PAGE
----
The Book Thief
by Markus Zusak
Original Publishing Date: January 1, 2005
Length: 552 pages
Publisher: Knopf Books for Young Readers
Obtained Via: Borrowed from the Library
Format Read In: Hardback
View from the Traffic Light:
It is 1939. Nazi Germany. The country is holding its breath. Death has never been busier, and will become busier still.
Liesel Meminger is a foster girl living outside of Munich, who scratches out a meager existence for herself by stealing when she encounters something she can’t resist–books. With the help of her accordion-playing foster father, she learns to read and shares her stolen books with her neighbors during bombing raids as well as with the Jewish man hidden in her basement.
In superbly crafted writing that burns with intensity, award-winning author Markus Zusak, author of I Am the Messenger, has given us one of the most enduring stories of our time.
Opening lines:First the colors.
Then the humans.
That’s usually how I see things.
Or at least, I try.
The Book Thief is the first book I’ve re-read(besides my annual Harry Potter re-read) since I started blogging. A few weeks ago, I started CRAVING a re-read of this book. I think the movie trailer had something to do with it, but all I knew was that I needed to read this book, and the sooner the better. I was able to borrow a copy from the library, and the story is every bit as moving and beautiful as I remembered it.
I read this book for the first time before it had really started to become popular, about a year after it had been released. The librarian at my high school recommended it to me, and the first page seemed interesting enough. I had no idea that I was entering a story that would both warm my heart and break it all at the same time.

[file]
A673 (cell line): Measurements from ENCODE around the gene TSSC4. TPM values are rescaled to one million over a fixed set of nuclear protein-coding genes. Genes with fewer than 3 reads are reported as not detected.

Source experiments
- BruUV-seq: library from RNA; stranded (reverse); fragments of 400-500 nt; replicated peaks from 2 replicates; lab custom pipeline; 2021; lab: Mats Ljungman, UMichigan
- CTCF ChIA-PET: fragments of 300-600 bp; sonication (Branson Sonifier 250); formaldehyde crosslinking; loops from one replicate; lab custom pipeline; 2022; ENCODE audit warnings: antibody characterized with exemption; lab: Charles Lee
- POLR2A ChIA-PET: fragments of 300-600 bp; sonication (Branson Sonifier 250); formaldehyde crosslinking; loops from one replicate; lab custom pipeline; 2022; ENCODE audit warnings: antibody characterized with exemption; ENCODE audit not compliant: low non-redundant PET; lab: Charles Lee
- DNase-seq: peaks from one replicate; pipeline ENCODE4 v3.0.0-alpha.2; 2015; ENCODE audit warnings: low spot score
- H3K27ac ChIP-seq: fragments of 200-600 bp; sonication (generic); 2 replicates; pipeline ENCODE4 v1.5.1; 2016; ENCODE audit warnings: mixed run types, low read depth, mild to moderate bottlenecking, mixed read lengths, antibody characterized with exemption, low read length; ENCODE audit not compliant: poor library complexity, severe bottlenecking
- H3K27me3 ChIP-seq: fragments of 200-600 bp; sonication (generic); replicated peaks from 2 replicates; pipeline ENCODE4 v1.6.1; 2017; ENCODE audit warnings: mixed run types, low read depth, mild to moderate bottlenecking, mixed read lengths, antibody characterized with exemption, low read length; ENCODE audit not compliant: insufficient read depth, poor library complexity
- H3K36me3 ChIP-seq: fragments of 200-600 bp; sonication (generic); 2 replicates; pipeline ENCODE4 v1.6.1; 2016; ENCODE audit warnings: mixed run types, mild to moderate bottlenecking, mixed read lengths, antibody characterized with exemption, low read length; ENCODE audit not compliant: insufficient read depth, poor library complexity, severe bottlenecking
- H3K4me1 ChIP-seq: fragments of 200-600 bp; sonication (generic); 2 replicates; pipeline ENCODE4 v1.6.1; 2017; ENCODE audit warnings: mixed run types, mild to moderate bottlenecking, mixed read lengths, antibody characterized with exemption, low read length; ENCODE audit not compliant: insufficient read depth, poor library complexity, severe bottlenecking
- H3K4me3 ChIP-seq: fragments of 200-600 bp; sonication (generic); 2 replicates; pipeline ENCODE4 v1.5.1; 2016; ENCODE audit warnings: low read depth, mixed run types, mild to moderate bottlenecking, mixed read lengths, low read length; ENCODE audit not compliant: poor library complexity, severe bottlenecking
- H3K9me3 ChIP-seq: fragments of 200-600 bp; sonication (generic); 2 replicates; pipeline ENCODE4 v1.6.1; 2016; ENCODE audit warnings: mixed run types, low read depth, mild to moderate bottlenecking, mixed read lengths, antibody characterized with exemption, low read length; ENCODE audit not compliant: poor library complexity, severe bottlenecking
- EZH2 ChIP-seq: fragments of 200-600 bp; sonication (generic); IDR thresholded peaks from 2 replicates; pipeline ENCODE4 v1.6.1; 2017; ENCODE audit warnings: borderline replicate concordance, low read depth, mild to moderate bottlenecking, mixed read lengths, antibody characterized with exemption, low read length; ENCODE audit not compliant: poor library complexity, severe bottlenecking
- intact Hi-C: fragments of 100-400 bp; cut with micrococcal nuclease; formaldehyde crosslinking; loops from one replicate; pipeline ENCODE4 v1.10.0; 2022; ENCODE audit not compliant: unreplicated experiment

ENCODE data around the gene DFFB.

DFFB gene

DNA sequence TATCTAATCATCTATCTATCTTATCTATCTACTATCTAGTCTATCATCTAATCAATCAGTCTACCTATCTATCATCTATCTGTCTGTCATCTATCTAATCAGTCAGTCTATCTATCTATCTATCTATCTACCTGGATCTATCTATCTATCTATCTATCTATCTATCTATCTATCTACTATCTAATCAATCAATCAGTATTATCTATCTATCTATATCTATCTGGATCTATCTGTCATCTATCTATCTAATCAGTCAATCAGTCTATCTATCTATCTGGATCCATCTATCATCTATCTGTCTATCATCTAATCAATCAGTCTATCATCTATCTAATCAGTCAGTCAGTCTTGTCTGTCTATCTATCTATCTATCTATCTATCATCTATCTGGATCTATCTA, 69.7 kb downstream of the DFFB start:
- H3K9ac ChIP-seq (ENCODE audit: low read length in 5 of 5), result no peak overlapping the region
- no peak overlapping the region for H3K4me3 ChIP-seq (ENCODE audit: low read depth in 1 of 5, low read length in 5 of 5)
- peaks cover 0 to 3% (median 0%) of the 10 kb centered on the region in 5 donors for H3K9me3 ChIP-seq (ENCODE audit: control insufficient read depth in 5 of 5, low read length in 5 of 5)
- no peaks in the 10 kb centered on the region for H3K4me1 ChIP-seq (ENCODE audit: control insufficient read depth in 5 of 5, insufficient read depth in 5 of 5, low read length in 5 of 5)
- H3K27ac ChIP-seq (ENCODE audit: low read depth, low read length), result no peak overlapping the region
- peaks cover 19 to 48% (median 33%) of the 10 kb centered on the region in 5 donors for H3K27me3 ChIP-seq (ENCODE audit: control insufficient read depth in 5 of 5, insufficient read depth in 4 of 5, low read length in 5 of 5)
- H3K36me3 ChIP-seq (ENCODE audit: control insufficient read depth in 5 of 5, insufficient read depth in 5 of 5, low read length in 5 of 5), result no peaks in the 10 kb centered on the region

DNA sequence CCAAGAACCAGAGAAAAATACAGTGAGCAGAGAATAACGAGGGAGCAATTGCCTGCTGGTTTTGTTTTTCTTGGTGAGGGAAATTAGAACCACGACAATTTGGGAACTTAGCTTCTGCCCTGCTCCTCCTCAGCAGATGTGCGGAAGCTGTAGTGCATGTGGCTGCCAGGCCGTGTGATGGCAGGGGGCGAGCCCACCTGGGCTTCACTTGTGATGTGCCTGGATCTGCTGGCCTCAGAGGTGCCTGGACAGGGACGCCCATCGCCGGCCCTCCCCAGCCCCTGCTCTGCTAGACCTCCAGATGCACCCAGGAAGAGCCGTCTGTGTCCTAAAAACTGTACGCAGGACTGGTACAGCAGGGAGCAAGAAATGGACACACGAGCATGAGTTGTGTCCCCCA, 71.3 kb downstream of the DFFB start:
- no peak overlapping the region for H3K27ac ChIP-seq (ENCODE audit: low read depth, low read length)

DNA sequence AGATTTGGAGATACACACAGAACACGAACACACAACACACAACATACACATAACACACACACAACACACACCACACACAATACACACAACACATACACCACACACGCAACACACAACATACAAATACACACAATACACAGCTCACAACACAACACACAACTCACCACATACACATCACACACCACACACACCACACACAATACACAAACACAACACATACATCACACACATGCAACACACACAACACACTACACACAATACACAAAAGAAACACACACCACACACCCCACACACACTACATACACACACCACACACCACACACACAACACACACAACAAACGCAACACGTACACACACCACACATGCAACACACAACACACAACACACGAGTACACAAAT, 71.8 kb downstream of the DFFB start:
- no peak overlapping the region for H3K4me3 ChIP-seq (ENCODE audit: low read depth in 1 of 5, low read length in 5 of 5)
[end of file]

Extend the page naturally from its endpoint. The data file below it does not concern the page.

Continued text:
The narration of death is what makes this book unique, of course, but even without it I think it would be a stunning and moving book. The extra narration really adds to the feel of World War II, and I like the bird eye view of humanity. It made me feel so close and yet distant from the story depending on how it was being told. The way that words play such a large role in this book have always affected me as a lover of words.
I have hated the words
and I have loved them
And I hope I have made them right.
Out of every line of every book ever written that I’ve read, I think this is the one that may have struck a chord with me the most. There’s something profoundly moving about the power of words, and their weight(including the not-so-great parts at time), set against the bleak backdrop of Nazi Germany.
The story behind The Book Thief seems quite simple on the surface. Liesel is sent to her foster family, and they live a life. A life that includes hardship, but some beauty, and a boy who quickly becomes Liesel’s best friend. A life that includes quite a bit of words and books and the hiding of a Jew in Nazi Germany, and includes quite a bit of side effects of the war. At it’s essence, this is Liesel’s story, one that is just her life story but also contains nothing “just” about the story she tells with her life.
There is so much pain and beauty in this book that it’s hard to put it into words. I am not sure I personally am making the words right to capture this stunning story, but I do know that this is a book that has lingered with me for years. Liesel, Rudy, the Jewish fist-fighter, the words, the accordion, the stealing, and death. A string of words that may not mean anything if you haven’t read this book, but also a string of words that may bring back the memories of this haunting story if you had read it. So if you haven’t read this book yet, if you read perhaps these words will mean something. They certainly do to me.
Final Impression: There’s a reason this book is mentioned. It deserves every bit of recognition it gets and the more I read the story, the more I fall in love with it. It’s beautiful, and heart-breaking, but also deeply moving. Liesel’s life includes so many things–friends and family and heartbreaks and secrets– all exacerbated by the backdrop of war and Hitler. World War II isn’t a time period I typically enjoy reading about, but this book is so, so much more than a war story. This re-read has solidified this book as one of my all-time favorites. 5/5 cupcakes.